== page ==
Key take-aways from industry thought leaders

One of the main topics discussed at The Future of Innovation: A Frost & Sullivan VIRTUAL Executive MindXchange, was Business Model Strategy. As service-based business models continue to grow, companies are increasingly using AI to track user behavior to build a digital, personalized, and omni-channel customer experience. While moving to this type of integrated, long-term model, one of the most overlooked challenges is often cultural, as companies can face internal resistance from employees. Indeed, upending long- standing ways of working, and transforming operations and focus is a multi-layered process, even in the best of circumstances.

One of the biggest sources of pushback often comes from the people most responsible for revenue: SALES. Hence, it’s critical that chief marketing officers and sales leadership understand this business model shift, and are equipped and on board to sell. An interactive session,Aligning Sales Leadership and Teams with Shifting Business Models, was designed to address this strategic imperative and to help participants:

  • Build confidence in sales teams about new business models
  • Get sales teams on board and ensure they understand new platforms and services
  • Revisit incentives and revenue goals to better align with new service-based business models

Facilitator Chaitanya Habib, Research Consultant, Frost & Sullivan, brought her expertise in identifying and tracking emerging trends and technologies and creating innovation workshops to the discussion. Susan Lucas-Conwell, Former Executive Vice President, CSIRO, US, and Independent Board Director and George Lucas, Director of Business Development, Fred C. Church Inc., co- led the conversation about how to inspire and position sales teams to successfully market service based business models in today’s rapidly changing business landscape.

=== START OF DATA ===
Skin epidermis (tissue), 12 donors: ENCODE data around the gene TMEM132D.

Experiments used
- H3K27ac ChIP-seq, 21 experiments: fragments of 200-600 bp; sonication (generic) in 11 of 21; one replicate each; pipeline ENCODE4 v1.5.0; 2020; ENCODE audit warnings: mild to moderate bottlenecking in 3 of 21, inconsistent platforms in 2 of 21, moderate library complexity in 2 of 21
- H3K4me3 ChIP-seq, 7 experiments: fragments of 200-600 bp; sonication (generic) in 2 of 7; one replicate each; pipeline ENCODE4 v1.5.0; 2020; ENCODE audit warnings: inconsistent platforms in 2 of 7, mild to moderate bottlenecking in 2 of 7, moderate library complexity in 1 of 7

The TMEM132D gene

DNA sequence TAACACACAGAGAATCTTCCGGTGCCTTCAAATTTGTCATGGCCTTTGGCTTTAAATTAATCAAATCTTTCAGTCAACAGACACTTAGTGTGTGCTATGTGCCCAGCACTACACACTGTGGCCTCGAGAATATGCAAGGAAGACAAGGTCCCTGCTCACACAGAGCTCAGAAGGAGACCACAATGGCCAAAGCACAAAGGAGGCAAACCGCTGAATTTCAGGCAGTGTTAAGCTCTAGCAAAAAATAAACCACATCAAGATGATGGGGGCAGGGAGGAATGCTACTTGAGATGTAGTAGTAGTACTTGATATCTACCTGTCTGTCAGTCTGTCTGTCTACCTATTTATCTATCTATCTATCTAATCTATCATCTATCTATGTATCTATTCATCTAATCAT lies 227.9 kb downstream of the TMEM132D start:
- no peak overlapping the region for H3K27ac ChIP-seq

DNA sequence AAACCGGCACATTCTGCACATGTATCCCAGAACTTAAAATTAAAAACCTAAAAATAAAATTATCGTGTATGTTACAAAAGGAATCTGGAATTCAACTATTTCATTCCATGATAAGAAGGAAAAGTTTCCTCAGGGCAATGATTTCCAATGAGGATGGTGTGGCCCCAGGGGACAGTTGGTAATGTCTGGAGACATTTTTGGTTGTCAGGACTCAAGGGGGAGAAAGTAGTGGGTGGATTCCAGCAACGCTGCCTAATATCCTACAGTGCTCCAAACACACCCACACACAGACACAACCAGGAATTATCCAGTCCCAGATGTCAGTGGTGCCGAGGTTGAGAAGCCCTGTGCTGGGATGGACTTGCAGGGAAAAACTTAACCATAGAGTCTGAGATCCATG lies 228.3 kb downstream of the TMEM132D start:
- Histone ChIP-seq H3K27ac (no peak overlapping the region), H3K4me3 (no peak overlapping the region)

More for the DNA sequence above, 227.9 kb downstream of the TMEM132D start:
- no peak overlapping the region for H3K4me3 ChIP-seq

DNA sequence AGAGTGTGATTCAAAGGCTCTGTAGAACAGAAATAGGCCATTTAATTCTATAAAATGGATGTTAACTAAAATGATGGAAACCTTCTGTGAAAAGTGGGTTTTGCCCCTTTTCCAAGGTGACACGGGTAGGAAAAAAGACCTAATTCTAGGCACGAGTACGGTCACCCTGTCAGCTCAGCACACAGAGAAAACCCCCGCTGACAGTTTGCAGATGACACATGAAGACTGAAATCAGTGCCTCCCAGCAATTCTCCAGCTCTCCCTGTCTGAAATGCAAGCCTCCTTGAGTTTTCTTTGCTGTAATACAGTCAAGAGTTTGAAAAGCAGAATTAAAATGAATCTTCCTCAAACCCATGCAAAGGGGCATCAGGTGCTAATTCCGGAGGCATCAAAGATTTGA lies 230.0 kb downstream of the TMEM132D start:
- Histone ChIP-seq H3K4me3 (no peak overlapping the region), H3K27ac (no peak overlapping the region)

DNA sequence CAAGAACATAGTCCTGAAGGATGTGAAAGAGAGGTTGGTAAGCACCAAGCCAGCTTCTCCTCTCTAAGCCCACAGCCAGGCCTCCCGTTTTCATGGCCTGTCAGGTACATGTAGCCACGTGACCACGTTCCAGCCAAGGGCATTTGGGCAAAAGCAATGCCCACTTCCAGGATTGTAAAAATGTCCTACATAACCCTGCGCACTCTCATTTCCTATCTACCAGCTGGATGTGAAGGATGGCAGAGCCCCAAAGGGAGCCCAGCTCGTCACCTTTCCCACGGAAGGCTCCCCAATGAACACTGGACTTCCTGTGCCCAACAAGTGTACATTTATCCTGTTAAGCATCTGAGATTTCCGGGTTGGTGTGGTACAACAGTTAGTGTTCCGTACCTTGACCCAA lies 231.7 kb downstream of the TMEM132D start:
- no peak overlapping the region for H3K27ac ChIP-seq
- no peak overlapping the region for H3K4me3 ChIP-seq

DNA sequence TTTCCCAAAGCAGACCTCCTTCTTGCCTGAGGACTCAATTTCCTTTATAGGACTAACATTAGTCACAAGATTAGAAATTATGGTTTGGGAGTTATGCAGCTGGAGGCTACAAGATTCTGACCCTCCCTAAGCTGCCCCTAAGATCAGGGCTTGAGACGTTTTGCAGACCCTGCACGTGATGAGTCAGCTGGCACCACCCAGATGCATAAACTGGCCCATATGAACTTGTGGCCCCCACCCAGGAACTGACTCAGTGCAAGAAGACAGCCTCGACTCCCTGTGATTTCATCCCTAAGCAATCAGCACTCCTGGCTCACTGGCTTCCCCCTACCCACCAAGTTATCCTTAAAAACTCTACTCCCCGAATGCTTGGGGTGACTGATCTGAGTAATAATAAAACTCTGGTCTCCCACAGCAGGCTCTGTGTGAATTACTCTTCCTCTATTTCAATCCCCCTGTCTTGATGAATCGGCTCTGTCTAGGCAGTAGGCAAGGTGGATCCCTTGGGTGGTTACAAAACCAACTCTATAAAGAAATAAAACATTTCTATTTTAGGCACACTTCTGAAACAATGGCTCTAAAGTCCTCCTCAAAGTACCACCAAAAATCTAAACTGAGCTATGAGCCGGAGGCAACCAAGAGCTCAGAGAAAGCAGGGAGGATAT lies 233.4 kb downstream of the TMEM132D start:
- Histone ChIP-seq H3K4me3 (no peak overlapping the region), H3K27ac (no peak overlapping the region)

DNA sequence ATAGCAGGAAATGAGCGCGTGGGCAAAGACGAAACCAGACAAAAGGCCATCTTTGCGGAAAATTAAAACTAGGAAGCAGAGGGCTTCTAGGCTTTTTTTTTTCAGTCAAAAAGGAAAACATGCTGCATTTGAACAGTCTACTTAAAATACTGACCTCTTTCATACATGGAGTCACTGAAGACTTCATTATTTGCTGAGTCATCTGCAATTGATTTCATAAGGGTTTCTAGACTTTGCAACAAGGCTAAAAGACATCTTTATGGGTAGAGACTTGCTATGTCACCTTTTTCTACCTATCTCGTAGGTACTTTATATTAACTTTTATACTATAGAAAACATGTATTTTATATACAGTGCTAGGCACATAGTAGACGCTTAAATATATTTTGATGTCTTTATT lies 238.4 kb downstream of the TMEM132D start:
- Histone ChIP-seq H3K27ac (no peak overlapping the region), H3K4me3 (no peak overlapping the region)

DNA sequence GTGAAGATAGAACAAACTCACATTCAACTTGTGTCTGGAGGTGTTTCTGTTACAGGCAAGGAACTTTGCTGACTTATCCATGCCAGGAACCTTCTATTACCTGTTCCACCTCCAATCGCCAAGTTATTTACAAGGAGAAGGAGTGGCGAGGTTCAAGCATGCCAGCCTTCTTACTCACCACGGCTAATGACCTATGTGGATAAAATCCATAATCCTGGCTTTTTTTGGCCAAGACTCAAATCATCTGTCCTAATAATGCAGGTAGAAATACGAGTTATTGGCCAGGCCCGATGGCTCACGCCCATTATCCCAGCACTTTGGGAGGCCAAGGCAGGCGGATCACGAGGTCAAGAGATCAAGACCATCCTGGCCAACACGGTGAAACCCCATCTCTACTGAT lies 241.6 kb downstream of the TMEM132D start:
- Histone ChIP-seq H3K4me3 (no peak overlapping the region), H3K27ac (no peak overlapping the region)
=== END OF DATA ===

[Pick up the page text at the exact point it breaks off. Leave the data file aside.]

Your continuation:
Key take-aways from the discussion included the need to drive transparency from senior leadership, the importance of consistently educating teams about evolving products and services, and tying outcomes to sales incentives. The importance of clearly defining roles for Business Development, versus sales, or sales-marketing roles and responsibilities was also addressed.  Defining who manages the customer relationship was another imperative flagged by the participants.

More specific insights to help sales align with business model transformation included:

Make sure your teams understand what’s changing

The introduction of services into long-standing business models is a big shift. The C-Suite must lead the way in championing these changes and enabling sales transitions, including incentivizing success. Help your sales teams get behind service-based, technology driven business models with ongoing technology and product education. Consider utilizing your tech experts to help train your sales team on complex services or  even go on sales calls with  your reps.

Revisit sales goals and incentive plans

It will probably be necessary to revise or reconsider sales goals, incentive plans and KPIs. You may also want to adjust profit sharing to align with new business models. Further, it’s important to distinguish between sales and business development responsibilities, particularly as they affect compensation.

Model the new models

Clearly define your sales, marketing, and sales enablement models. Make sure everyone understands how they all work towards growth. Be clear about where sales and new business development interact and overlap and address challenges. As one thought leader suggested, when possible, give sales teams the opportunity to do good in the world; let them decide what targets they want to go after, i.e. non-profits

The session concluded with a reminder for sales teams to celebrate their victories and seize opportunities to donate time and expertise to good causes – to help make the world a better place during these uncertain times.

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